The naming of Kirby Puckett and Dave Winfield to Baseball's Hall of Fame last week was appropriate and none too soon.
The selections might have erased any feelings of depression in Minnesota by sports fans after the 41-0 loss the Vikings suffered to the Giants. Just like the Bills, the Vikings have yet to win a Super Bowl after four tries.
The Twins, however, won two World Series titles over a five-year period, 1987 and 1991, led by Puckett and several players who "returned home to Minnesota" later in their careers.
While free agency has changed the way some teams are built now, the drafting of the Minnesota native Kent Hrbek, along with Frank Viola, Gary Gaetti, and Tim Laudner in 1981 helped a "returning" Bert Blyleven capture the 1987 Series.
Four years later, Puckett, Hrbek and Gaetti helped the team go from worst to first in one season when Jack Morris came home to pitch Game Seven against the Braves.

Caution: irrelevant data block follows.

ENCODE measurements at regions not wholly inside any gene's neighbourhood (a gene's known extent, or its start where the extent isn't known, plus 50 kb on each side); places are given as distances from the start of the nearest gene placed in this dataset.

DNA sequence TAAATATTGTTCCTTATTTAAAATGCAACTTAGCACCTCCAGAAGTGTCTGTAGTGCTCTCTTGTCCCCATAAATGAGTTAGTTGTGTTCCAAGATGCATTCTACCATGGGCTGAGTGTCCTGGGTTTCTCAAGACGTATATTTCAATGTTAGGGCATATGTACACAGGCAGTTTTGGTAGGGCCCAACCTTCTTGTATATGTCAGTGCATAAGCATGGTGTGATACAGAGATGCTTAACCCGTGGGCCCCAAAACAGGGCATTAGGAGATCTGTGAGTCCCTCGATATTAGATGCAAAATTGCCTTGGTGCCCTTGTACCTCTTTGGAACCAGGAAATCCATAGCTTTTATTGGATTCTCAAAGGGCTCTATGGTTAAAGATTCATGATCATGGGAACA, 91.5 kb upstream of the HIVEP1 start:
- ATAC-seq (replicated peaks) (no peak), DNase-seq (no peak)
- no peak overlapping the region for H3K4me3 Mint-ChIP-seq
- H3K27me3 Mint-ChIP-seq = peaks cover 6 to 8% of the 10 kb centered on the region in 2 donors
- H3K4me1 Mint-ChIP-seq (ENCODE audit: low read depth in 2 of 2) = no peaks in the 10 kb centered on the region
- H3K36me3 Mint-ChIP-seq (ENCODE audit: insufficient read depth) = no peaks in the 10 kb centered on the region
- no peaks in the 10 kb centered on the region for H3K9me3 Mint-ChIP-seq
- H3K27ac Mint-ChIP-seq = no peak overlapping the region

Players like Winfield, Hall of Famer Paul Molitor and catcher Terry Steinbach have been the team's leaders in more ways than just on the field since. Keeping the Twins in Minnesota is more important.
Last season, the team's 40th in the Twin Cities, former players like Harmon Killebrew, Tony Oliva and Rod Carew were selected on an anniversary team, but all three take a backseat to Puckett, voted the most popular player in franchise history. His home run in Game Six of the '91 Series is considered the team's best highlight.
It's too bad Puckett's career was cut short by glaucoma. Who knows to what heights he could've taken the game. Is he just Minnesota's little secret? Or can we all learn from him?